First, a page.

11 Myths about Kids with Diabetes

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4. Insulin cures diabetes

Some people still think diabetes is a curable disease, and they think insulin is a super-simple approach to fixing the problem. If you have a kid with diabetes, people may ask why your child was feeling so good last week but is now having complications. They may ask why you still struggle to control your diabetes or wonder when he or she will be able to get off insulin and be “cured.” And the answer is never. Many outside factors influence how we’ll we’re able to control diabetes, and insulin is not a magic cure.

Insulin pen

3. Kids with diabetes can’t exercise

All kids, regardless of whether they have diabetes, should exercise. In fact, exercise is particularly important for children with diabetes, because it helps control their blood sugar. It reduces stress, improves mood, and makes for a healthy heart. It also helps lessen the risk of excess weight gain, which will help them control their diabetes more successfully later in life.

orphan, unhappy boy sitting on a park bench and crying

2. Having a pump means you don’t have to worry about insulin.

We wish. Having diabetes is a 24/7 job. Every time a person with diabetes who has a pump eats, a calculation needs to be done to determine how much insulin to pump based on what is being eaten. For parents of kids with diabetes, this means it is very difficult to allow your kid to go somewhere without you, since they will be entirely on their own with those calculations (or you’ll have to teach another parent how to care for them). Insulin is not a cure, and it’s not even a very simple treatment; it’s simply the sword we wield against our invisible enemy–useless unless we know how to employ it properly.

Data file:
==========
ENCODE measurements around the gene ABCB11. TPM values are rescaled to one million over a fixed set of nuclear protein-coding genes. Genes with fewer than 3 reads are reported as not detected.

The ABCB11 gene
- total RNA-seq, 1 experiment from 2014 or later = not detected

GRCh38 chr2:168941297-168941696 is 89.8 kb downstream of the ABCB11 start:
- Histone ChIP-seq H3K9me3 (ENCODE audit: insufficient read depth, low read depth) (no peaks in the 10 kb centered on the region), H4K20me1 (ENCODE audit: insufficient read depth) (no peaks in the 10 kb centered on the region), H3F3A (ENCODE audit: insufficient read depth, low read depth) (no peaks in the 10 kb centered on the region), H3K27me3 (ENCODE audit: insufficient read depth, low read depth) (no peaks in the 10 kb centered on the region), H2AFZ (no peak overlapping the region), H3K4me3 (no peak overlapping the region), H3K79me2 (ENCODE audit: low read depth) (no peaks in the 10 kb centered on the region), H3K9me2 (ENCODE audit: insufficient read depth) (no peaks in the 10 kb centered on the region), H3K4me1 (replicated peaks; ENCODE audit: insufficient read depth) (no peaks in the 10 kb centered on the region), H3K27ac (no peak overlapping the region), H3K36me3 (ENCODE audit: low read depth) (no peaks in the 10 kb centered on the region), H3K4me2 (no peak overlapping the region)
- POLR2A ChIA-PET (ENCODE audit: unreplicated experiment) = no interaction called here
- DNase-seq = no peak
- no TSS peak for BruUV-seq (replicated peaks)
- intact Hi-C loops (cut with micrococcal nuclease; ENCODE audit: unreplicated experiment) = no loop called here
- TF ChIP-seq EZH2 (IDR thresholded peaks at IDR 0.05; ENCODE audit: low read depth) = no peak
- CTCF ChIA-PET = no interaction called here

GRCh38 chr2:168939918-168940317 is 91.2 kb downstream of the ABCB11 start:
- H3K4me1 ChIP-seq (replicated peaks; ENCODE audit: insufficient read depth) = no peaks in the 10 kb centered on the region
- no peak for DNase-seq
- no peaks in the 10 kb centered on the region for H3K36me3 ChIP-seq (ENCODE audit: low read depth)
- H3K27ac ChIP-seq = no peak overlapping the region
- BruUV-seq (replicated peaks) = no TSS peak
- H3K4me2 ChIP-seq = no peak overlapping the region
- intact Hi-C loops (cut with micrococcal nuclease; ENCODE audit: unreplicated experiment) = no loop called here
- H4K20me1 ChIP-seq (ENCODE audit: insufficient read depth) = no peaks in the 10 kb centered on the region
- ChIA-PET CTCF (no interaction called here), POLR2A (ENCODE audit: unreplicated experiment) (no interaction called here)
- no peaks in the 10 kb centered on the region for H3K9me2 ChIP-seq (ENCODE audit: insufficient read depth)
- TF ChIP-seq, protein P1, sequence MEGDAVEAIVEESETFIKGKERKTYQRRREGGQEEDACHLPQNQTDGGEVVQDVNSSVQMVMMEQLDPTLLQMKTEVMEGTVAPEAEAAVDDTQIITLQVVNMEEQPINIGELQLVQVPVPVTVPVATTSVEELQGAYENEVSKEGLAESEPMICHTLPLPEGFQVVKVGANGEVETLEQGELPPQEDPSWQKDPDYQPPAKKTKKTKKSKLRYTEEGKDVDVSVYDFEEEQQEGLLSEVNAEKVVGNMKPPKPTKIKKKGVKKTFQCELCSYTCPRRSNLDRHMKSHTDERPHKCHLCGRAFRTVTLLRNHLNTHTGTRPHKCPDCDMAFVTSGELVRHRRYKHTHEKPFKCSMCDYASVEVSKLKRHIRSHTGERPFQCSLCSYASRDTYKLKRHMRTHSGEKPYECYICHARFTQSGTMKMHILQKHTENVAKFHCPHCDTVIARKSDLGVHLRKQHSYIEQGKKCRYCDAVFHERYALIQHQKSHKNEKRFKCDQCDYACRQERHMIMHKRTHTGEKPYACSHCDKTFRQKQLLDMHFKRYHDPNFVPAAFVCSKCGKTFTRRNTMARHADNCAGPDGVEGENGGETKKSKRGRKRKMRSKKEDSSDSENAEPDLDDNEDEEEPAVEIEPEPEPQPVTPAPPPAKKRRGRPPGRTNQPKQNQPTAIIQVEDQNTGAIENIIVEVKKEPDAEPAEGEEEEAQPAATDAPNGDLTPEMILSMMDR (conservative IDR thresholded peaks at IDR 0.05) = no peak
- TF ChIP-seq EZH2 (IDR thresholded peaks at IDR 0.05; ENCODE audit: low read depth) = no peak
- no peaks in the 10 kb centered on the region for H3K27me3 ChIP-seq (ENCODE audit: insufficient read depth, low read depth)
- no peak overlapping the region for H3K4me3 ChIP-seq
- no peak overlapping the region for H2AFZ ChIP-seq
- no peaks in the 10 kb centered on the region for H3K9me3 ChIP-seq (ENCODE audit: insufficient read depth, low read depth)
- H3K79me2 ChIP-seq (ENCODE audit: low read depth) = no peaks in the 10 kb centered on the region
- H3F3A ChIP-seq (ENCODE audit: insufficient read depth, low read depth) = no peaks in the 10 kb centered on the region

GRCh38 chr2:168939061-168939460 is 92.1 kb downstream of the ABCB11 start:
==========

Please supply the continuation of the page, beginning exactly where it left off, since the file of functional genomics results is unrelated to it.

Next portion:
Happy kids silhouettes on sunset background

1. Kids with diabetes don’t have to take their insulin or pills when they’re sick

It is especially important to take your insulin when you’re sick. Your child’s insulin dose may need to be adjusted based on whether they’re not eating much or throwing up what they do eat, but they still need some insulin to help give their body the energy it needs to heal itself. Talk to your doctor about how much insulin to give while your child is ill.

sick girl resting in bed with fever meassuring temperature with

What’s something you wish people knew about your child with diabetes? Tell us in the comments!

Want to see more content about kids and diabetes? Well, that’s what we’re bringing you this Diabetes Awareness Month! Click “next” to see five-year-old Legacy check his blood sugar all on his own!

Elizabeth Nelson is a wordsmith, an alumna of Aquinas College in Grand Rapids, a four-leaf-clover finder, and a grammar connoisseur. She has lived in west Michigan since age four but loves to travel to new (and old) places. In her free time, she. . . wait, what’s free time?
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